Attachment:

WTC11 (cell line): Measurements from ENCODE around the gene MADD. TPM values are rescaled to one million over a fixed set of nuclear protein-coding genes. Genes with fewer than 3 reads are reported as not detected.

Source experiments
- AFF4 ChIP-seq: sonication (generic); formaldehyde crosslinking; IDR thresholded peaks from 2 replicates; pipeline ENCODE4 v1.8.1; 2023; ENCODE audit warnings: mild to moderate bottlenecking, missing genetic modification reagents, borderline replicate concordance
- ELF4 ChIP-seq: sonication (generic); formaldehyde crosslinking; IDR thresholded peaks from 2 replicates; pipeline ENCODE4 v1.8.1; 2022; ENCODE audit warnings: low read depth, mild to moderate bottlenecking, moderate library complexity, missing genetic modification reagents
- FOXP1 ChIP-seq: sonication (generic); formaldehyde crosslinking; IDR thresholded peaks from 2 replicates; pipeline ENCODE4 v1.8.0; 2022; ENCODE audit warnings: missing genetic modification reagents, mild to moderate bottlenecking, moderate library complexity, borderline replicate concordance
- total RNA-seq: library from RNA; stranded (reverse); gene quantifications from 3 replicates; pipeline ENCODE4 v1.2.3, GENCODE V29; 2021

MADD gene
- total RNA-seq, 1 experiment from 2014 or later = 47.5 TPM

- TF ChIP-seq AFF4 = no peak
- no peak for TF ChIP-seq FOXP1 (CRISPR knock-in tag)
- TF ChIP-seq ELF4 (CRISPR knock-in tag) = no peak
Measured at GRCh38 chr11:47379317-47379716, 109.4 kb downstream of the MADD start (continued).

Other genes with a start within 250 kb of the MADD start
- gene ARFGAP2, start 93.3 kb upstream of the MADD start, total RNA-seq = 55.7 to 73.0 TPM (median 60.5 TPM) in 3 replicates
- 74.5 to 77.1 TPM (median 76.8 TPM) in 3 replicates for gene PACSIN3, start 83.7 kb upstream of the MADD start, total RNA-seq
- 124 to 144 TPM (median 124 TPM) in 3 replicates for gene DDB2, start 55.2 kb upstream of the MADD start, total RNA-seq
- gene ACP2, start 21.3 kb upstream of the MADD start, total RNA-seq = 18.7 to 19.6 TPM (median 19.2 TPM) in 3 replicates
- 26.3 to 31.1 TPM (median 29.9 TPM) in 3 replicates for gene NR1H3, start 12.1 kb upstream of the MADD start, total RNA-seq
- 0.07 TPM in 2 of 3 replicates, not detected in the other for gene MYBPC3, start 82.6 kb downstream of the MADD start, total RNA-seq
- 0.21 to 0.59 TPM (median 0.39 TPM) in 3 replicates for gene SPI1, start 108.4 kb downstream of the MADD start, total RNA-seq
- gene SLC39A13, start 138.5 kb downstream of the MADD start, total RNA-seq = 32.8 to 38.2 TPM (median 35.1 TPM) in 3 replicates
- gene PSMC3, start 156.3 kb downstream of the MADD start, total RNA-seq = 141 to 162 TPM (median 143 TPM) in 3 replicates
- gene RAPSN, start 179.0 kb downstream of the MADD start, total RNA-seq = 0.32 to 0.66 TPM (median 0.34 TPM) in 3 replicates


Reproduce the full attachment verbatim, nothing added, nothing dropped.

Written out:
WTC11 (cell line): Measurements from ENCODE around the gene MADD. TPM values are rescaled to one million over a fixed set of nuclear protein-coding genes. Genes with fewer than 3 reads are reported as not detected.

Source experiments
- AFF4 ChIP-seq: sonication (generic); formaldehyde crosslinking; IDR thresholded peaks from 2 replicates; pipeline ENCODE4 v1.8.1; 2023; ENCODE audit warnings: mild to moderate bottlenecking, missing genetic modification reagents, borderline replicate concordance
- ELF4 ChIP-seq: sonication (generic); formaldehyde crosslinking; IDR thresholded peaks from 2 replicates; pipeline ENCODE4 v1.8.1; 2022; ENCODE audit warnings: low read depth, mild to moderate bottlenecking, moderate library complexity, missing genetic modification reagents
- FOXP1 ChIP-seq: sonication (generic); formaldehyde crosslinking; IDR thresholded peaks from 2 replicates; pipeline ENCODE4 v1.8.0; 2022; ENCODE audit warnings: missing genetic modification reagents, mild to moderate bottlenecking, moderate library complexity, borderline replicate concordance
- total RNA-seq: library from RNA; stranded (reverse); gene quantifications from 3 replicates; pipeline ENCODE4 v1.2.3, GENCODE V29; 2021

MADD gene
- total RNA-seq, 1 experiment from 2014 or later = 47.5 TPM

- TF ChIP-seq AFF4 = no peak
- no peak for TF ChIP-seq FOXP1 (CRISPR knock-in tag)
- TF ChIP-seq ELF4 (CRISPR knock-in tag) = no peak
Measured at GRCh38 chr11:47379317-47379716, 109.4 kb downstream of the MADD start (continued).

Other genes with a start within 250 kb of the MADD start
- gene ARFGAP2, start 93.3 kb upstream of the MADD start, total RNA-seq = 55.7 to 73.0 TPM (median 60.5 TPM) in 3 replicates
- 74.5 to 77.1 TPM (median 76.8 TPM) in 3 replicates for gene PACSIN3, start 83.7 kb upstream of the MADD start, total RNA-seq
- 124 to 144 TPM (median 124 TPM) in 3 replicates for gene DDB2, start 55.2 kb upstream of the MADD start, total RNA-seq
- gene ACP2, start 21.3 kb upstream of the MADD start, total RNA-seq = 18.7 to 19.6 TPM (median 19.2 TPM) in 3 replicates
- 26.3 to 31.1 TPM (median 29.9 TPM) in 3 replicates for gene NR1H3, start 12.1 kb upstream of the MADD start, total RNA-seq
- 0.07 TPM in 2 of 3 replicates, not detected in the other for gene MYBPC3, start 82.6 kb downstream of the MADD start, total RNA-seq
- 0.21 to 0.59 TPM (median 0.39 TPM) in 3 replicates for gene SPI1, start 108.4 kb downstream of the MADD start, total RNA-seq
- gene SLC39A13, start 138.5 kb downstream of the MADD start, total RNA-seq = 32.8 to 38.2 TPM (median 35.1 TPM) in 3 replicates
- gene PSMC3, start 156.3 kb downstream of the MADD start, total RNA-seq = 141 to 162 TPM (median 143 TPM) in 3 replicates
- gene RAPSN, start 179.0 kb downstream of the MADD start, total RNA-seq = 0.32 to 0.66 TPM (median 0.34 TPM) in 3 replicates